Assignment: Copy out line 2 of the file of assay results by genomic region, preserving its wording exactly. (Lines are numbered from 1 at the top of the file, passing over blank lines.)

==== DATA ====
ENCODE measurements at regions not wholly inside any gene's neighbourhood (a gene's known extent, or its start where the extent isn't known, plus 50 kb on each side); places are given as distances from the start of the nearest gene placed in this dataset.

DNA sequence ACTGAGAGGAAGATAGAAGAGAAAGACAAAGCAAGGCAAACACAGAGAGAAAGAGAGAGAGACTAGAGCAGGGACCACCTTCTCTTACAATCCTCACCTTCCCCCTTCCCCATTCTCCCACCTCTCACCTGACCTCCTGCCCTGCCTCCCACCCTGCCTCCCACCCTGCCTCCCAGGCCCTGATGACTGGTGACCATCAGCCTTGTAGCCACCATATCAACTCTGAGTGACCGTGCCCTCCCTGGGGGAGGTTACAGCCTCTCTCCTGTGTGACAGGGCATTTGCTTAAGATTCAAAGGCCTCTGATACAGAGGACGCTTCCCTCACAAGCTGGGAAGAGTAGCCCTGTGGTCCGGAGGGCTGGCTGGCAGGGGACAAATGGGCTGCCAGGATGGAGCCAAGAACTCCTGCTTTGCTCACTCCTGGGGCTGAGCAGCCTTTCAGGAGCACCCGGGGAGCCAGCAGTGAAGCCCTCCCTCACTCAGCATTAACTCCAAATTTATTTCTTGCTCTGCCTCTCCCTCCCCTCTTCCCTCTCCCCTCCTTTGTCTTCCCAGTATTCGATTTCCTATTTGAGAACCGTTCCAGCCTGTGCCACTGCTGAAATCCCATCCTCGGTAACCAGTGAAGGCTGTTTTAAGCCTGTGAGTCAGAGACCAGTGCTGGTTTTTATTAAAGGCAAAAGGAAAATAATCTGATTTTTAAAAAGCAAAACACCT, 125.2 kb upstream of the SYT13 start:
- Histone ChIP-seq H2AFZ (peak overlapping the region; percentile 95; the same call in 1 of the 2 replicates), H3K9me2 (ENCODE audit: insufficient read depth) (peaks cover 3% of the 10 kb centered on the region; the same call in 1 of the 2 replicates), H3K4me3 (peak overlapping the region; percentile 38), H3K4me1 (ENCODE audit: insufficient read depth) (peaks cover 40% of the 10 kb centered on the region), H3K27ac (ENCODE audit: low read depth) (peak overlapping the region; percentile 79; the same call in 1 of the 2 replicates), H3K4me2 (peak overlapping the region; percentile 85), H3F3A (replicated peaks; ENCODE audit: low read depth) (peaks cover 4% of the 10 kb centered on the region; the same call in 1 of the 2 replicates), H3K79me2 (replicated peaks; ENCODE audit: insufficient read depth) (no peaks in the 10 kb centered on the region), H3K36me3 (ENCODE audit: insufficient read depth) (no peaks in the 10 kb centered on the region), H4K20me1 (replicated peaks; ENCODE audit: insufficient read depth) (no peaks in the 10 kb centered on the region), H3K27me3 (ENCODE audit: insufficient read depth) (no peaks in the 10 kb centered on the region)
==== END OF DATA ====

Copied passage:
DNA sequence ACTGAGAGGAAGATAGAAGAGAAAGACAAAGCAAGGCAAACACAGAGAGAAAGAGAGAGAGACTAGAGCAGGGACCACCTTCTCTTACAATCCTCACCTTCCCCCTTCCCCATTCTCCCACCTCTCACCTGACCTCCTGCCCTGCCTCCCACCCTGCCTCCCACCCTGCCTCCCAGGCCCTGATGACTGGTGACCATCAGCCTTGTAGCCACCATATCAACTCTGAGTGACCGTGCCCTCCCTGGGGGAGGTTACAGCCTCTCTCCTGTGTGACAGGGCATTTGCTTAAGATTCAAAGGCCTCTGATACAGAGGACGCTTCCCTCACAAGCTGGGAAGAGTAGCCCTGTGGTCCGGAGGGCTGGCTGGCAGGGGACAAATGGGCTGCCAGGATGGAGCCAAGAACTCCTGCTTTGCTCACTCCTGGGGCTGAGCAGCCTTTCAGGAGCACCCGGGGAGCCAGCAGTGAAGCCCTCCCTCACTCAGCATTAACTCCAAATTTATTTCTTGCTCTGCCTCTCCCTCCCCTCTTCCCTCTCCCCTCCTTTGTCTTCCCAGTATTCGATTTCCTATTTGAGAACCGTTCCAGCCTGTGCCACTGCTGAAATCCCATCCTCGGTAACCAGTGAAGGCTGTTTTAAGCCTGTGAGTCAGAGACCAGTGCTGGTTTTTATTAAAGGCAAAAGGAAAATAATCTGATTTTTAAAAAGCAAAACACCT, 125.2 kb upstream of the SYT13 start: